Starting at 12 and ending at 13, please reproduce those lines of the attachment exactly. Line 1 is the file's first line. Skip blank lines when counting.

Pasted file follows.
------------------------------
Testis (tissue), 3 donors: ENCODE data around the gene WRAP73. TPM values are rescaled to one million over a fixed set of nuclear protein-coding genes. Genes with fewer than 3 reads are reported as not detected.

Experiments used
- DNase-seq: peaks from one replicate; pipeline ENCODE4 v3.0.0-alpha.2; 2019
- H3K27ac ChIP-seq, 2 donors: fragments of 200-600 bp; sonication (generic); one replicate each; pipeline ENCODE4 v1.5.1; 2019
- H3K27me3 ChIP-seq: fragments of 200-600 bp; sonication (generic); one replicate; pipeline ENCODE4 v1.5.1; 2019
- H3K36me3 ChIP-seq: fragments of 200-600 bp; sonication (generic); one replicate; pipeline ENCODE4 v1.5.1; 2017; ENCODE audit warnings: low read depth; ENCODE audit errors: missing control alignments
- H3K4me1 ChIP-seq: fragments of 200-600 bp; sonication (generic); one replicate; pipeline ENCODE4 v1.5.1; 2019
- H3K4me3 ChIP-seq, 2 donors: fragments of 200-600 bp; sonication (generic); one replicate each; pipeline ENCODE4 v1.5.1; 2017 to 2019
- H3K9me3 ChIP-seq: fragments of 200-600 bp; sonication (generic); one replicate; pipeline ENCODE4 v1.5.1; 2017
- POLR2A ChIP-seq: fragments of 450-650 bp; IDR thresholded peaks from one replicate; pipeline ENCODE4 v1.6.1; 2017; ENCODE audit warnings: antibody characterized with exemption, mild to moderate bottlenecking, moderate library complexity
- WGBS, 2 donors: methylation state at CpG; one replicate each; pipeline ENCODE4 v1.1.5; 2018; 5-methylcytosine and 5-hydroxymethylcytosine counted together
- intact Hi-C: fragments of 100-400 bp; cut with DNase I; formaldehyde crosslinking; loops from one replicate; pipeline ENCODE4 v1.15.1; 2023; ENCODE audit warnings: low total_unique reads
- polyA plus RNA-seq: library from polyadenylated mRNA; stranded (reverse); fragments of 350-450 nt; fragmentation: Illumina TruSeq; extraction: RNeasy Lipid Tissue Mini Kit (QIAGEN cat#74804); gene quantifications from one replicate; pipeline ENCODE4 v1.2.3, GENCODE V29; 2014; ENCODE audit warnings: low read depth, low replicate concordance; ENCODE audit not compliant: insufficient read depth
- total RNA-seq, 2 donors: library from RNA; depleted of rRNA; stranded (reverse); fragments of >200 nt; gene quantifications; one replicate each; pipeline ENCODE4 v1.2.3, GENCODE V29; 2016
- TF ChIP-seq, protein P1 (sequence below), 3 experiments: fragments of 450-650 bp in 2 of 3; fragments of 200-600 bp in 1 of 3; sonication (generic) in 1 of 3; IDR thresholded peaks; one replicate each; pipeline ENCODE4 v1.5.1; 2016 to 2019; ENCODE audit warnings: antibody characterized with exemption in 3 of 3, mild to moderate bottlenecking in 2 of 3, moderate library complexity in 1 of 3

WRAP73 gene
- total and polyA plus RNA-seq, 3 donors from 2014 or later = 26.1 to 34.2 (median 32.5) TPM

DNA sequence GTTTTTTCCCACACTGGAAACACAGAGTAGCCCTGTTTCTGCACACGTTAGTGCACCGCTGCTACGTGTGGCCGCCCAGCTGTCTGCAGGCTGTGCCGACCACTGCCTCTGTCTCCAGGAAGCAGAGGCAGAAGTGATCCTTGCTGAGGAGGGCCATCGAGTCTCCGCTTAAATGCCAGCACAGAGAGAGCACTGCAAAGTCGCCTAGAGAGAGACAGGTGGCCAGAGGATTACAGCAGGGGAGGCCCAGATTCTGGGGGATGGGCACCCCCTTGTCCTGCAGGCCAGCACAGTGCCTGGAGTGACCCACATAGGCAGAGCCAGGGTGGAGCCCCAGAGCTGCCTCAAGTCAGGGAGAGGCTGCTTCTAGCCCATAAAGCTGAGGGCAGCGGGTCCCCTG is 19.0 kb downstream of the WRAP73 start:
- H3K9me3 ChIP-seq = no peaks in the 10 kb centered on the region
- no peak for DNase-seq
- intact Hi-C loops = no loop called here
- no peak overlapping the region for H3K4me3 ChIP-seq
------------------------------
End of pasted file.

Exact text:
- intact Hi-C: fragments of 100-400 bp; cut with DNase I; formaldehyde crosslinking; loops from one replicate; pipeline ENCODE4 v1.15.1; 2023; ENCODE audit warnings: low total_unique reads
- polyA plus RNA-seq: library from polyadenylated mRNA; stranded (reverse); fragments of 350-450 nt; fragmentation: Illumina TruSeq; extraction: RNeasy Lipid Tissue Mini Kit (QIAGEN cat#74804); gene quantifications from one replicate; pipeline ENCODE4 v1.2.3, GENCODE V29; 2014; ENCODE audit warnings: low read depth, low replicate concordance; ENCODE audit not compliant: insufficient read depth